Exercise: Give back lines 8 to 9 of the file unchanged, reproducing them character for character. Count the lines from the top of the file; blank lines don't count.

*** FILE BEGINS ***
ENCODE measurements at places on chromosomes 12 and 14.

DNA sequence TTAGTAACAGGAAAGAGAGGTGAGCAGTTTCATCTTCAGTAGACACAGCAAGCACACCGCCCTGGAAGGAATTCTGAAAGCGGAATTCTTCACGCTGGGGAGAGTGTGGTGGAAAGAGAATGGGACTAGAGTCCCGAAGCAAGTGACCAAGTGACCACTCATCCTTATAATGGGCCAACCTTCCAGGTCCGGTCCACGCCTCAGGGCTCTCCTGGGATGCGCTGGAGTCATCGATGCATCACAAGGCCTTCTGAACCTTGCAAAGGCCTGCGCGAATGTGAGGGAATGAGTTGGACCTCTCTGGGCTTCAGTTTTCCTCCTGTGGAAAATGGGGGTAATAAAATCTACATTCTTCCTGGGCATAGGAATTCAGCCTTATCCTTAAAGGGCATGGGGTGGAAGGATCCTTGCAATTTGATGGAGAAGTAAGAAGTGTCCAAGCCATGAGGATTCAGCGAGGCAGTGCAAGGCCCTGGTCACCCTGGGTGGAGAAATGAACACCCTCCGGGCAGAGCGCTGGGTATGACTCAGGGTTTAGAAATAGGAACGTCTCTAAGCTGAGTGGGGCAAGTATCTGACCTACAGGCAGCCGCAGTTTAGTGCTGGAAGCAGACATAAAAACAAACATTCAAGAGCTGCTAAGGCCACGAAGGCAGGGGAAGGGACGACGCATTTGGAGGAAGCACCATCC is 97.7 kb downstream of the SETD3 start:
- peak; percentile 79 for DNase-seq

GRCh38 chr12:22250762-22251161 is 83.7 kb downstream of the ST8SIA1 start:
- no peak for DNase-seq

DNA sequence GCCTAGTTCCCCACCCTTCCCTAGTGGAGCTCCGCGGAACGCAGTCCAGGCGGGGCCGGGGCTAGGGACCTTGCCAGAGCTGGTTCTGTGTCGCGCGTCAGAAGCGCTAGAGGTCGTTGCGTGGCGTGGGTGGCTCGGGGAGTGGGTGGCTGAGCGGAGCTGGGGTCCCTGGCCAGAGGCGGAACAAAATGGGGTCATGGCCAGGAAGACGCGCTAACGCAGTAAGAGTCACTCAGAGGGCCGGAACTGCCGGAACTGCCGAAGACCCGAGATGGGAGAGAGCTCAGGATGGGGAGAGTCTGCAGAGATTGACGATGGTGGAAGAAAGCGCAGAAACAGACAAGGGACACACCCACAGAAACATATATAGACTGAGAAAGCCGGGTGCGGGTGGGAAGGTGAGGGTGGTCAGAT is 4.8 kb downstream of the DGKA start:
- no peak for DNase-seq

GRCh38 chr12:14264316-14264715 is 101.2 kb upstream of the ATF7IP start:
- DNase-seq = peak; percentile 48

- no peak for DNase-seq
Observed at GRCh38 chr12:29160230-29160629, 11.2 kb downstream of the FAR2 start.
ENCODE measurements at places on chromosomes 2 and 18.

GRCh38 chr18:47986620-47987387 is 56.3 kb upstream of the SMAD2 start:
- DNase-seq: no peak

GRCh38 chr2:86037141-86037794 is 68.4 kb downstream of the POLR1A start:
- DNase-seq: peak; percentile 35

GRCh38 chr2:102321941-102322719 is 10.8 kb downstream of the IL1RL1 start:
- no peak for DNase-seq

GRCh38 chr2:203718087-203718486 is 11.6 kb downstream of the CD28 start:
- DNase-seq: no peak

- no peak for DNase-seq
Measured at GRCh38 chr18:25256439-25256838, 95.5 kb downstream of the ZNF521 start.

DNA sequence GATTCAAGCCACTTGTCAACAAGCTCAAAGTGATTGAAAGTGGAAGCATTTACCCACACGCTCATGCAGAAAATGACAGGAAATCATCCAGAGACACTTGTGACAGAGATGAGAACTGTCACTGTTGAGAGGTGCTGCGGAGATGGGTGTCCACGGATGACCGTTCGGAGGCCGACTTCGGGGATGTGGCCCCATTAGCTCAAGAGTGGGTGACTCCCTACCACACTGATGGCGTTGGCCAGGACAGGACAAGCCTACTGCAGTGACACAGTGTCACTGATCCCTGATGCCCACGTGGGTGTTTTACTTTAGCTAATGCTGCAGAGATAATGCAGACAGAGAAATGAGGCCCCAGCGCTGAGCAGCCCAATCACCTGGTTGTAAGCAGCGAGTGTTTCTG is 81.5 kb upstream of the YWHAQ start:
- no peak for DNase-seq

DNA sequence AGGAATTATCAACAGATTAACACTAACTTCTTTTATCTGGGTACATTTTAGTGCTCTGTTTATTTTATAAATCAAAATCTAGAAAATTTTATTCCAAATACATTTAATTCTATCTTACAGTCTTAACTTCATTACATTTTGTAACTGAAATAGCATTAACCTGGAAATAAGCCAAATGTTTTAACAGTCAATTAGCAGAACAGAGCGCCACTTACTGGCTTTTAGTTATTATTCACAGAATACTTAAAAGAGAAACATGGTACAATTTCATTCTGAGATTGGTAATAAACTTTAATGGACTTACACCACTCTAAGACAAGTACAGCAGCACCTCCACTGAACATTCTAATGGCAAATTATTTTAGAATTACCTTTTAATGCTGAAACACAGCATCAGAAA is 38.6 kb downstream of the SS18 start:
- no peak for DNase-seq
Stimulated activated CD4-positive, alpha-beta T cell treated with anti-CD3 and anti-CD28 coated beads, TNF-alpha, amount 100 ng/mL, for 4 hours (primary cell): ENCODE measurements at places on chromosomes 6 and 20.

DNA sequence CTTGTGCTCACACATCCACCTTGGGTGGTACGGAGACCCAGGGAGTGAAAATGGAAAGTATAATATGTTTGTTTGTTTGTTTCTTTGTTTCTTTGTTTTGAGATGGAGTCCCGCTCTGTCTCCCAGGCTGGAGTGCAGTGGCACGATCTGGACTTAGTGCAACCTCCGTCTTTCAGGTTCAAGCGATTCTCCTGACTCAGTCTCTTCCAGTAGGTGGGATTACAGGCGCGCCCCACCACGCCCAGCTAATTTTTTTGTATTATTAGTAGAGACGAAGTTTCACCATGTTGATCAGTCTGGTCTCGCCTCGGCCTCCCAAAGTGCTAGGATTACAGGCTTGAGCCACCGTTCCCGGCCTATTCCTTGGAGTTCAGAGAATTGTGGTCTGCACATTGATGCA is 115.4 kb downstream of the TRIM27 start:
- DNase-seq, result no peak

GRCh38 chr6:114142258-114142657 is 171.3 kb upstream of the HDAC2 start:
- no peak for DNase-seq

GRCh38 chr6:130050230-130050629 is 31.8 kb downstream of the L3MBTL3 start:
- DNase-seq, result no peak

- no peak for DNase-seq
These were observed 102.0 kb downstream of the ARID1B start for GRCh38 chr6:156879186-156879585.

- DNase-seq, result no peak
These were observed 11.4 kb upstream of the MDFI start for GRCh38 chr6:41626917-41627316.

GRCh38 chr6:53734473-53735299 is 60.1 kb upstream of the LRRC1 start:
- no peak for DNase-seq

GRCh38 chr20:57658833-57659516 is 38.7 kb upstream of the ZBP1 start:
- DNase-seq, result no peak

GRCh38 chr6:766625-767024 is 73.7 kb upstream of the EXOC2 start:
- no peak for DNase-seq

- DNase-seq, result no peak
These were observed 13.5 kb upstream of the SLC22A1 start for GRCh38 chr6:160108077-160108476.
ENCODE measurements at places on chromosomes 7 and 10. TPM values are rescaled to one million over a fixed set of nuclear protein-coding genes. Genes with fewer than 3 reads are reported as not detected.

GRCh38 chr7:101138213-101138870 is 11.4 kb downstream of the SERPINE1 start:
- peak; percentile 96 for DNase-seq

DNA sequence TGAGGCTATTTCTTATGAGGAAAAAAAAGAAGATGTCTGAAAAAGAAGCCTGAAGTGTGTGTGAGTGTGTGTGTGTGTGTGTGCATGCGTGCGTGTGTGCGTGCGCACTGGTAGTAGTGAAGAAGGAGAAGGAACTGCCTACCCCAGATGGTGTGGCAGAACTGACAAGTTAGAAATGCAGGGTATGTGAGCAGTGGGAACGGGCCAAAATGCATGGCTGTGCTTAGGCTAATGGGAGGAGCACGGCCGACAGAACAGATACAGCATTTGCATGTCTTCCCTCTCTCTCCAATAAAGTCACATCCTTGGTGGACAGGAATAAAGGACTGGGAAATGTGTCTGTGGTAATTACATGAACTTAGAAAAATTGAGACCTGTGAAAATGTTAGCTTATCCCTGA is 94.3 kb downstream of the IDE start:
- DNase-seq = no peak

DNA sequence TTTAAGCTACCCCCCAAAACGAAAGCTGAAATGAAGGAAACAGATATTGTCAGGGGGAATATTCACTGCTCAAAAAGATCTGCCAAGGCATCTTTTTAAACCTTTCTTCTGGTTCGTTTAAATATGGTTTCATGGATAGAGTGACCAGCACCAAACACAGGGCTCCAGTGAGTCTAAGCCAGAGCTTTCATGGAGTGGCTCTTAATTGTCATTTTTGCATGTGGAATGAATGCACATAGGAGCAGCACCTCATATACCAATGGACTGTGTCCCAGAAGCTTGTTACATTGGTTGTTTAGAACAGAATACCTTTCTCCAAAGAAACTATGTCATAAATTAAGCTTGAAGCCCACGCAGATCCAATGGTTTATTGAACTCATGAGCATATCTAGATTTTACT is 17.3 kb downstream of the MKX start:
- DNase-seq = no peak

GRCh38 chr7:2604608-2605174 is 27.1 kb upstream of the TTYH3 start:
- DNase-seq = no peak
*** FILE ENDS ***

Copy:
GRCh38 chr12:14264316-14264715 is 101.2 kb upstream of the ATF7IP start:
- DNase-seq = peak; percentile 48